For patients with KRAS wild-type untreated colorectal cancer, adding cetuximab or bevacizumab to combination chemotherapy offers equivalent survival, researchers said at the European Society for Medical Oncology 16th World Congress on Gastrointestinal Cancer in Barcelona, Spain.
“The CALGB/SWOG 80405 trial was designed and formulated in 2005, and the rationale was simple: we had new drugs, bevacizumab and cetuximab, and the study was designed to determine if one was better than the other [as a first-line treatment] for patients with colon cancer,” said lead study author Alan P. Venook, MD, distinguished Professor of Medical Oncology and Translational Research at the University of California, San Francisco.
The CALGB/SWOG 80405 trial studied patients whose tumors were KRAS wild-type at codons 12 and 13. Patients received mFOLFOX6 or FOLFIRI at the discretion of their doctor and were randomized to cetuximab (578 patients) or bevacizumab (559 patients).
“There was no meaningful difference in outcome between treatment arms,” said Venook. “In both arms patients lived close to 30 months. About 10% of patients lived more than 5 years. Overall patients did much better than anticipated and it was indifferent to the type of treatment.”
Because almost 75% of the patients received mFOLFOX6 as the chemotherapy, the interaction between the experimental drugs and chemotherapy will be limited, but an analysis is underway. The investigators are also conducting molecular analyses that may identify subsets of patients who did better or worse on either treatment.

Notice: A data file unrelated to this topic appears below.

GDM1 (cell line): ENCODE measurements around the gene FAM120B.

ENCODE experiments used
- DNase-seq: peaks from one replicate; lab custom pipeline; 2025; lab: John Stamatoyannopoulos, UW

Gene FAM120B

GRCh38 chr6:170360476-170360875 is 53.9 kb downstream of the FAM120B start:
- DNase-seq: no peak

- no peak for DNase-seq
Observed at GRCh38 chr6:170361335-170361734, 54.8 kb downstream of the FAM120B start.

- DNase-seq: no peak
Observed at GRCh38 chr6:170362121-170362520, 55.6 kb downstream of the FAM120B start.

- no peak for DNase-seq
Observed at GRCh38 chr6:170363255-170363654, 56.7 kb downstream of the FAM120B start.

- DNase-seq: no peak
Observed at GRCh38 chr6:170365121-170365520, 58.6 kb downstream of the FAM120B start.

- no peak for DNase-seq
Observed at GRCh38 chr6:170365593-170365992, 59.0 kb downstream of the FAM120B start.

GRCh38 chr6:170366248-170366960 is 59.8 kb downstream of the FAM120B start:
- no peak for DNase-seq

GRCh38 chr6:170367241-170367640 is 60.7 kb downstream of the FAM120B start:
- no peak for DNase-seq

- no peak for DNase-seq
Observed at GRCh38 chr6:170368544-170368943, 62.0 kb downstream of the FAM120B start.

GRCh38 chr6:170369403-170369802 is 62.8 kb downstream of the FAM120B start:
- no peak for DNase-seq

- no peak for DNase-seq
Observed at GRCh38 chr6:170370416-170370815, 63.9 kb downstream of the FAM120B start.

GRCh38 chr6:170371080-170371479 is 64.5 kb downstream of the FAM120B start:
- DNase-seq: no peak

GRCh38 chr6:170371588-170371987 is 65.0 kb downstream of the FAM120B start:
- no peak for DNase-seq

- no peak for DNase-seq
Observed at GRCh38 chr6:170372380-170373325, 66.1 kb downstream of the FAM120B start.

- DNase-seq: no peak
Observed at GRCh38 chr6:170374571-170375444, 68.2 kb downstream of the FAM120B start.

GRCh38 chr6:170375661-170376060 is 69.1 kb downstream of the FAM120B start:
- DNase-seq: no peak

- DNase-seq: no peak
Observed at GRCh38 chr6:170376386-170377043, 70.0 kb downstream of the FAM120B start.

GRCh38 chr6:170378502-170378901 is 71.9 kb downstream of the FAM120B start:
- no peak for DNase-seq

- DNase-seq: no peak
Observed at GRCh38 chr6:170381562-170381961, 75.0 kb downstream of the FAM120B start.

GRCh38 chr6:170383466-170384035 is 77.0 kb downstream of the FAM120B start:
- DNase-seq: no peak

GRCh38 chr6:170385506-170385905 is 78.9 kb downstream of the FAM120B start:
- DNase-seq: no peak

“This was a long awaited phase III trial with a head-to-head comparison of two different molecular approaches: epidermal growth factor receptor (EGFR) blocking by cetuximab on one side and antiangiogenic (antivascular endothelial growth factor [VEGF]) inhibiting treatment with bevacizumab on the other side, both in combination with any standard first-line chemotherapy in metastatic colorectal cancer. The trial is important because the primary endpoint was overall survival. The FIRE-3 trial presented last year indicated that there may be an overall survival benefit with cetuximab but overall survival was only a secondary end point and data was inconclusive,” said ESMO spokesperson Dirk Arnold, MD, Director of the Department of Medical Oncology, Tumour Biology Centre in Freiburg, Germany.
“Each of the monoclonal antibodies, in combination with standard chemotherapy, gave an overall survival of about 30 months: this is the longest overall survival in such a large trial and clearly sets the standard,” Arnold continued. “We now know that using any monoclonal antibody with any standard chemotherapy in first-line treatment may give the patient the likelihood of surviving about 30 months. However there is no clear winner in terms of